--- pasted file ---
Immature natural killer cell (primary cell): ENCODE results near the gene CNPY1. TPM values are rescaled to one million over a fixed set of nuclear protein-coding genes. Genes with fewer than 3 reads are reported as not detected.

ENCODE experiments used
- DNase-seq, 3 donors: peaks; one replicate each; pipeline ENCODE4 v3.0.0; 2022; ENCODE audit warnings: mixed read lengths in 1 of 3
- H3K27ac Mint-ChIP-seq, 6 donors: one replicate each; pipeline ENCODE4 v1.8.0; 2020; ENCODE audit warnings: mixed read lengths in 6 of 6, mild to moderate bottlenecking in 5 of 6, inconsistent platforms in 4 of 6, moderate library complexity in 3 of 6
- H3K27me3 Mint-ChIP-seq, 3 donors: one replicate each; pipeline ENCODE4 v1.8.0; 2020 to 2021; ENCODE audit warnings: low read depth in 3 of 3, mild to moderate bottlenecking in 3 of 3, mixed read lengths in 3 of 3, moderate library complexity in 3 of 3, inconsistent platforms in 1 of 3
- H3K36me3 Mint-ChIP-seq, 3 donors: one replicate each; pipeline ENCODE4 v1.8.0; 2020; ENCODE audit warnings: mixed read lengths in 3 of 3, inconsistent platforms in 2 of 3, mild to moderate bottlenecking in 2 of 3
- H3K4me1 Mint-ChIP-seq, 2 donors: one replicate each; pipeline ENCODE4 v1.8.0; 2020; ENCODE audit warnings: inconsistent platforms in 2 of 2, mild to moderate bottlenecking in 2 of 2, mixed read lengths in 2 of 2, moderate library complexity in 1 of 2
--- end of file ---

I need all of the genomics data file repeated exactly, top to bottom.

Immature natural killer cell (primary cell): ENCODE results near the gene CNPY1. TPM values are rescaled to one million over a fixed set of nuclear protein-coding genes. Genes with fewer than 3 reads are reported as not detected.

ENCODE experiments used
- DNase-seq, 3 donors: peaks; one replicate each; pipeline ENCODE4 v3.0.0; 2022; ENCODE audit warnings: mixed read lengths in 1 of 3
- H3K27ac Mint-ChIP-seq, 6 donors: one replicate each; pipeline ENCODE4 v1.8.0; 2020; ENCODE audit warnings: mixed read lengths in 6 of 6, mild to moderate bottlenecking in 5 of 6, inconsistent platforms in 4 of 6, moderate library complexity in 3 of 6
- H3K27me3 Mint-ChIP-seq, 3 donors: one replicate each; pipeline ENCODE4 v1.8.0; 2020 to 2021; ENCODE audit warnings: low read depth in 3 of 3, mild to moderate bottlenecking in 3 of 3, mixed read lengths in 3 of 3, moderate library complexity in 3 of 3, inconsistent platforms in 1 of 3
- H3K36me3 Mint-ChIP-seq, 3 donors: one replicate each; pipeline ENCODE4 v1.8.0; 2020; ENCODE audit warnings: mixed read lengths in 3 of 3, inconsistent platforms in 2 of 3, mild to moderate bottlenecking in 2 of 3
- H3K4me1 Mint-ChIP-seq, 2 donors: one replicate each; pipeline ENCODE4 v1.8.0; 2020; ENCODE audit warnings: inconsistent platforms in 2 of 2, mild to moderate bottlenecking in 2 of 2, mixed read lengths in 2 of 2, moderate library complexity in 1 of 2